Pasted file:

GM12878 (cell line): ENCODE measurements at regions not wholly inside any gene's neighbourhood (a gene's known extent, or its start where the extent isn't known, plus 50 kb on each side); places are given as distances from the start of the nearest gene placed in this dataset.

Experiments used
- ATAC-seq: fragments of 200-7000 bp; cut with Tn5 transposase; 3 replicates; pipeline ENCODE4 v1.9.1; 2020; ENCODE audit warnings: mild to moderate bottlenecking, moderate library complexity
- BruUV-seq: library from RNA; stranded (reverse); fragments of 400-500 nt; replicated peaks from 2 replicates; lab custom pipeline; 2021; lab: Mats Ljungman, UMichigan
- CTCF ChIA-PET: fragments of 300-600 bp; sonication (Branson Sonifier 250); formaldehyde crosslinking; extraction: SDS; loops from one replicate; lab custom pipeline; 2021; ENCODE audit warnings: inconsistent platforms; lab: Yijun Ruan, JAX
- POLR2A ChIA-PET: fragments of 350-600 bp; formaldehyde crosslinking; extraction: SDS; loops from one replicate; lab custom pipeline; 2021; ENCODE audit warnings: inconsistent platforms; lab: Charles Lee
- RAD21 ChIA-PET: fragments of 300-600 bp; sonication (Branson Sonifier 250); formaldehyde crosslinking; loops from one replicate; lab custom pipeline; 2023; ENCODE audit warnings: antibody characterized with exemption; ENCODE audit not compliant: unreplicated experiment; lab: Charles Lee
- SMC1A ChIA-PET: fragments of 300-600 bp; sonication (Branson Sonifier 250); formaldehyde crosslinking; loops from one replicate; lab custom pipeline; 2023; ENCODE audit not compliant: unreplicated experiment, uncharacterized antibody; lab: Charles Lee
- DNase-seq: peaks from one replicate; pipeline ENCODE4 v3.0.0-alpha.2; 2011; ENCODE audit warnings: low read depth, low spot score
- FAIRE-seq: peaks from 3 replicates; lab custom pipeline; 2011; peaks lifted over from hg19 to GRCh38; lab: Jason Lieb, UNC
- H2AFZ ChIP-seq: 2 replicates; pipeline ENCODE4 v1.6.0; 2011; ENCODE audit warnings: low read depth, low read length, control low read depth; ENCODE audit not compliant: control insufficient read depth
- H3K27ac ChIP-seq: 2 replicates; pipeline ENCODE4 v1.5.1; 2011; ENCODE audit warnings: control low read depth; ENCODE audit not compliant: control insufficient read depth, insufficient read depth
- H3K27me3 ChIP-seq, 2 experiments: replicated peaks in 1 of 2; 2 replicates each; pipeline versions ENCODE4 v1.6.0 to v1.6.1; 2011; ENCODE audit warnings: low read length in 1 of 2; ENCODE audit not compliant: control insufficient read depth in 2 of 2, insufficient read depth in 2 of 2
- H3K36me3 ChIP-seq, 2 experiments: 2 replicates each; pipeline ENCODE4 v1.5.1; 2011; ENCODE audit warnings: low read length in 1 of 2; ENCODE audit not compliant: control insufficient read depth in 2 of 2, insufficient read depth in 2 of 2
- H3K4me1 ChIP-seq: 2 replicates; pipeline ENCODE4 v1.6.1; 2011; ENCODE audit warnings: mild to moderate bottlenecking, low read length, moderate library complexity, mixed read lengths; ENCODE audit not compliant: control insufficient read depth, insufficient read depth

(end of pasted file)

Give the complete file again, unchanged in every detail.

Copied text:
GM12878 (cell line): ENCODE measurements at regions not wholly inside any gene's neighbourhood (a gene's known extent, or its start where the extent isn't known, plus 50 kb on each side); places are given as distances from the start of the nearest gene placed in this dataset.

Experiments used
- ATAC-seq: fragments of 200-7000 bp; cut with Tn5 transposase; 3 replicates; pipeline ENCODE4 v1.9.1; 2020; ENCODE audit warnings: mild to moderate bottlenecking, moderate library complexity
- BruUV-seq: library from RNA; stranded (reverse); fragments of 400-500 nt; replicated peaks from 2 replicates; lab custom pipeline; 2021; lab: Mats Ljungman, UMichigan
- CTCF ChIA-PET: fragments of 300-600 bp; sonication (Branson Sonifier 250); formaldehyde crosslinking; extraction: SDS; loops from one replicate; lab custom pipeline; 2021; ENCODE audit warnings: inconsistent platforms; lab: Yijun Ruan, JAX
- POLR2A ChIA-PET: fragments of 350-600 bp; formaldehyde crosslinking; extraction: SDS; loops from one replicate; lab custom pipeline; 2021; ENCODE audit warnings: inconsistent platforms; lab: Charles Lee
- RAD21 ChIA-PET: fragments of 300-600 bp; sonication (Branson Sonifier 250); formaldehyde crosslinking; loops from one replicate; lab custom pipeline; 2023; ENCODE audit warnings: antibody characterized with exemption; ENCODE audit not compliant: unreplicated experiment; lab: Charles Lee
- SMC1A ChIA-PET: fragments of 300-600 bp; sonication (Branson Sonifier 250); formaldehyde crosslinking; loops from one replicate; lab custom pipeline; 2023; ENCODE audit not compliant: unreplicated experiment, uncharacterized antibody; lab: Charles Lee
- DNase-seq: peaks from one replicate; pipeline ENCODE4 v3.0.0-alpha.2; 2011; ENCODE audit warnings: low read depth, low spot score
- FAIRE-seq: peaks from 3 replicates; lab custom pipeline; 2011; peaks lifted over from hg19 to GRCh38; lab: Jason Lieb, UNC
- H2AFZ ChIP-seq: 2 replicates; pipeline ENCODE4 v1.6.0; 2011; ENCODE audit warnings: low read depth, low read length, control low read depth; ENCODE audit not compliant: control insufficient read depth
- H3K27ac ChIP-seq: 2 replicates; pipeline ENCODE4 v1.5.1; 2011; ENCODE audit warnings: control low read depth; ENCODE audit not compliant: control insufficient read depth, insufficient read depth
- H3K27me3 ChIP-seq, 2 experiments: replicated peaks in 1 of 2; 2 replicates each; pipeline versions ENCODE4 v1.6.0 to v1.6.1; 2011; ENCODE audit warnings: low read length in 1 of 2; ENCODE audit not compliant: control insufficient read depth in 2 of 2, insufficient read depth in 2 of 2
- H3K36me3 ChIP-seq, 2 experiments: 2 replicates each; pipeline ENCODE4 v1.5.1; 2011; ENCODE audit warnings: low read length in 1 of 2; ENCODE audit not compliant: control insufficient read depth in 2 of 2, insufficient read depth in 2 of 2
- H3K4me1 ChIP-seq: 2 replicates; pipeline ENCODE4 v1.6.1; 2011; ENCODE audit warnings: mild to moderate bottlenecking, low read length, moderate library complexity, mixed read lengths; ENCODE audit not compliant: control insufficient read depth, insufficient read depth